Image: Reformation

1. Ethical Fashion: How Carbon-Neutral Reformation Is Reforming the Notoriously Wasteful Fashion Industry. “Most carbon-neutral strategies are overly reliant on offsetting. With this commitment, we’re going further to actively reduce our greenhouse gas emissions and invest in solutions that have a net-positive impact.” – Read More on Forbes

2. There are more models of color, but is fashion really diverse? “There is diversity in many areas, but in leadership roles – alongside many other sectors – we have seen structural barriers to diversity. This needs to change.” – Read More on Al Jazeera

3. H&M Plans Foray into Sustainability-Linked Bond Market: The Swedish clothing retailer hired banks to arrange a 500-million-euro ($607.1 million) offering of eight-and-a-half-year bonds, which will be structured in a way that will encourage H&M to increase use of recycled materials and cut greenhouse gas emissions. – Read More on Bloomberg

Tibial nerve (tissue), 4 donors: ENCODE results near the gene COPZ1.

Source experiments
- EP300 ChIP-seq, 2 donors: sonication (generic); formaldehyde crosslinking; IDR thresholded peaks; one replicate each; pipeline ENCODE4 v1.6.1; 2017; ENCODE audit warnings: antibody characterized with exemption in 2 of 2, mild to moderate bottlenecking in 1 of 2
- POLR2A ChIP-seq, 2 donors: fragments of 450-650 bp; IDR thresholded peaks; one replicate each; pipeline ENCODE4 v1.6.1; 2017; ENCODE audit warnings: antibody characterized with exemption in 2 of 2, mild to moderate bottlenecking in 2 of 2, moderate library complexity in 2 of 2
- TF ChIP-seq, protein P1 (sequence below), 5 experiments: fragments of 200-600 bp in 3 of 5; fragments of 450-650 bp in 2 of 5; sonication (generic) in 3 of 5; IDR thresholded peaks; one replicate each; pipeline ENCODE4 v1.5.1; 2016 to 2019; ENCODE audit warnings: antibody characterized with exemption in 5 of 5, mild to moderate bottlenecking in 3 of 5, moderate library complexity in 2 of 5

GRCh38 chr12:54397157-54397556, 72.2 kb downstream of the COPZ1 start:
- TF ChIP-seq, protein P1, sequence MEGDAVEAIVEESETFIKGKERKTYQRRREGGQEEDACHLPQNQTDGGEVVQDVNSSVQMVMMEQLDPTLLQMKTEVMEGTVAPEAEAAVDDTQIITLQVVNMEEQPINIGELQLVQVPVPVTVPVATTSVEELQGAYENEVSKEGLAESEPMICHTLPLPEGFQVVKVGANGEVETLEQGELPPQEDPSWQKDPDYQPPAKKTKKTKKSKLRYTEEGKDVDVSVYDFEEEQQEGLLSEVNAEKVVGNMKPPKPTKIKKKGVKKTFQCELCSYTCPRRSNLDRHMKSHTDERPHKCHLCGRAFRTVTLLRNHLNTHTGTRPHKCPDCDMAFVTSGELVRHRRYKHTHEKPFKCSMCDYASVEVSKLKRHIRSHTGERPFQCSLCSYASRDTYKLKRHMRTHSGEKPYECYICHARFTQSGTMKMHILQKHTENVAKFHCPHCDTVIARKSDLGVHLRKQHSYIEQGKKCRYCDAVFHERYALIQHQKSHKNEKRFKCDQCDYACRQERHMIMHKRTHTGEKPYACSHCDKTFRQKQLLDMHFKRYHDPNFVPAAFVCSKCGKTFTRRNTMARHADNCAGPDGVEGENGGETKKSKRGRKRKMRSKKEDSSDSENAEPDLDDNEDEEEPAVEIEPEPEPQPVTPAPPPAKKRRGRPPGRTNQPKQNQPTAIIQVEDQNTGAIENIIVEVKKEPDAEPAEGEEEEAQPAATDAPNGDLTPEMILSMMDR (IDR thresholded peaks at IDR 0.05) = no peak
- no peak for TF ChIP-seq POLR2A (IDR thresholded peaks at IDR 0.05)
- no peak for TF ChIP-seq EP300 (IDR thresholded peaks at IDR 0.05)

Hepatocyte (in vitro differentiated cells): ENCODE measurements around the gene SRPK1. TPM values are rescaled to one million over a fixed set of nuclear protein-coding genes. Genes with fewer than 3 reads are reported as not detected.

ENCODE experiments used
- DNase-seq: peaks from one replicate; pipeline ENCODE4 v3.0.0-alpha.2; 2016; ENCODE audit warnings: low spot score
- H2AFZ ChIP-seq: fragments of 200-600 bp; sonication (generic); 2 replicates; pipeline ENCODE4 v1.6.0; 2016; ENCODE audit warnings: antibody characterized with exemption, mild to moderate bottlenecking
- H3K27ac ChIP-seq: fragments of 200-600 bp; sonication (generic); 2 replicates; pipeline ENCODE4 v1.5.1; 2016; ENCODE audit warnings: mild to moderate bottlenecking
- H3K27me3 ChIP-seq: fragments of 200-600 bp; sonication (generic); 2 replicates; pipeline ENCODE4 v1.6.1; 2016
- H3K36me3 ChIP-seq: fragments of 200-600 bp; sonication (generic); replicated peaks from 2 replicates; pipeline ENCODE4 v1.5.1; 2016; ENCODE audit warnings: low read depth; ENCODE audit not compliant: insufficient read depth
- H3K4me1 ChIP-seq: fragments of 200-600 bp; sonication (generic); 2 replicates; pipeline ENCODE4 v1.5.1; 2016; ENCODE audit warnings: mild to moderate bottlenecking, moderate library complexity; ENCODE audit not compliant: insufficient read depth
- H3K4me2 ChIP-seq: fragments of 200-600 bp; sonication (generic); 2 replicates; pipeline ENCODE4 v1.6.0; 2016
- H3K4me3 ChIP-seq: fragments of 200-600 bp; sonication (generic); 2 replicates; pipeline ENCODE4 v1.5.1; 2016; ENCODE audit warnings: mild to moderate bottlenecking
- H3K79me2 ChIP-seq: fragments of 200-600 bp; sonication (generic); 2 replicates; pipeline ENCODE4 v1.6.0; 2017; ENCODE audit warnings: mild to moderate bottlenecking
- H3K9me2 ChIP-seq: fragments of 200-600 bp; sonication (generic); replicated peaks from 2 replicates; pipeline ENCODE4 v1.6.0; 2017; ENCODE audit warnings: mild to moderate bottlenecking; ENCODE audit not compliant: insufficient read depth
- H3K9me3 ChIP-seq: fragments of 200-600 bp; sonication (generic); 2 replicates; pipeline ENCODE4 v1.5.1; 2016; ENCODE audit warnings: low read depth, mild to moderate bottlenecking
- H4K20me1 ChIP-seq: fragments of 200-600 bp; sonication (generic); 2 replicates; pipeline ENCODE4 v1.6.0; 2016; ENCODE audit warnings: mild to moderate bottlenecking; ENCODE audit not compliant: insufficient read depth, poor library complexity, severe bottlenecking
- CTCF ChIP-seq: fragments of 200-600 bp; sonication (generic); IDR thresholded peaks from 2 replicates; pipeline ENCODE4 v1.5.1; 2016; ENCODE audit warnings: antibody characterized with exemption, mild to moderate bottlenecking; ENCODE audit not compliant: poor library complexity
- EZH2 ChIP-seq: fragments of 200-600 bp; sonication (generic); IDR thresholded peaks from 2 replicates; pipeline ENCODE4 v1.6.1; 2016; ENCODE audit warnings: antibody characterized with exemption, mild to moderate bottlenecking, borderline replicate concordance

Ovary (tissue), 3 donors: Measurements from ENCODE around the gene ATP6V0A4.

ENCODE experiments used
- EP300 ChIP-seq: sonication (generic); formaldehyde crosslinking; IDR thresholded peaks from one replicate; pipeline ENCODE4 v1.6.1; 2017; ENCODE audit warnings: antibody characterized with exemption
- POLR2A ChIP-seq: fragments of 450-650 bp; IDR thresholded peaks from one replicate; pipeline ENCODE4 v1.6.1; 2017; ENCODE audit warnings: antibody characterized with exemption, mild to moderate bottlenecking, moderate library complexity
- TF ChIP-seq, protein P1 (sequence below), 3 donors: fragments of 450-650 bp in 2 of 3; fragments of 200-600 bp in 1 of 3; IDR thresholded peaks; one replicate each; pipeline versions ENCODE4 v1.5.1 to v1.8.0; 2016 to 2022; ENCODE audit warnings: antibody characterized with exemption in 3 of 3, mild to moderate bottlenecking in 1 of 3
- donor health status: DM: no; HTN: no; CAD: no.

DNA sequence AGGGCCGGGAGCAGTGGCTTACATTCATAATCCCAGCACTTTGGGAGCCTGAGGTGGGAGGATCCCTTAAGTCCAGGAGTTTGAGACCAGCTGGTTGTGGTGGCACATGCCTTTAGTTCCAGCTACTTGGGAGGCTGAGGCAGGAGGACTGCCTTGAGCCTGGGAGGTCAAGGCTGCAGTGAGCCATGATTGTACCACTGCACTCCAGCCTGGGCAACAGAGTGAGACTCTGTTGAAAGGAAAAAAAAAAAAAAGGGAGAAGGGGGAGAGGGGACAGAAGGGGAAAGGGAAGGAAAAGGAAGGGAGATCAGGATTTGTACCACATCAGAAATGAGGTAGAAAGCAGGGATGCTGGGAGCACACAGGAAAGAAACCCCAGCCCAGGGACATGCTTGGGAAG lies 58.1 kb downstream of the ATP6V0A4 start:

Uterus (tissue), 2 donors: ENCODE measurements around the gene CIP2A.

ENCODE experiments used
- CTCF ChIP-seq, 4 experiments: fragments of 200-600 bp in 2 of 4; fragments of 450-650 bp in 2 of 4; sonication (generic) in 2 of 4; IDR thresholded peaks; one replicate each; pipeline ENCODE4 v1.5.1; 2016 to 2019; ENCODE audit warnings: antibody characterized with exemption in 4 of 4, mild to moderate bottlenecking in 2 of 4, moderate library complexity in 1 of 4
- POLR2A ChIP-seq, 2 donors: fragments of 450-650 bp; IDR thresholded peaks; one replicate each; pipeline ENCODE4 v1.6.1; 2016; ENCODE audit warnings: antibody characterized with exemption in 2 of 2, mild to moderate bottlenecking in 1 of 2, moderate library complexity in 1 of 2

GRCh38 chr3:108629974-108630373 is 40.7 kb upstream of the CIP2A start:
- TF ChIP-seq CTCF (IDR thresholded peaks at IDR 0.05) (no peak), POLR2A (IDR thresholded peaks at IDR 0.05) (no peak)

4. RELATED READ: Burberry’s Sustainability Bond Raises Issues About Fashion’s Relationship With Chinese Cotton. The emphasis on cotton, in particular, is worthy of attention, as it potentially thrusts Burberry into the midst of a larger battle over cotton coming out of China and its headline-making Xinjiang region, where native and Western companies, alike, are increasingly being criticized over their alleged ties to forced labor. – Read More on TFL

5. For Singapore shoppers, second-hand stores offer an alternative to fast fashion: Second-hand shops are not as popular in Asia as in the West, in part because many believe used clothes from strangers could bring bad luck, or be unhygienic. But attitudes in Singapore were changing, driven by rising environmental awareness and a wave of trendy new thrift shops marketing their goods on social media. – Read More on SCMP

6. Farfetch CEO José Neves on How the Pandemic Drove Fashion Sales Online: Online sales make up about one-third of many retail categories, a level that Neves thinks luxury could reach in five years, up from about 12% before the pandemic. “Fashion will never be 90%, but it will certainly be north of 30% to 35% in the next five years or so.” – Read More on Time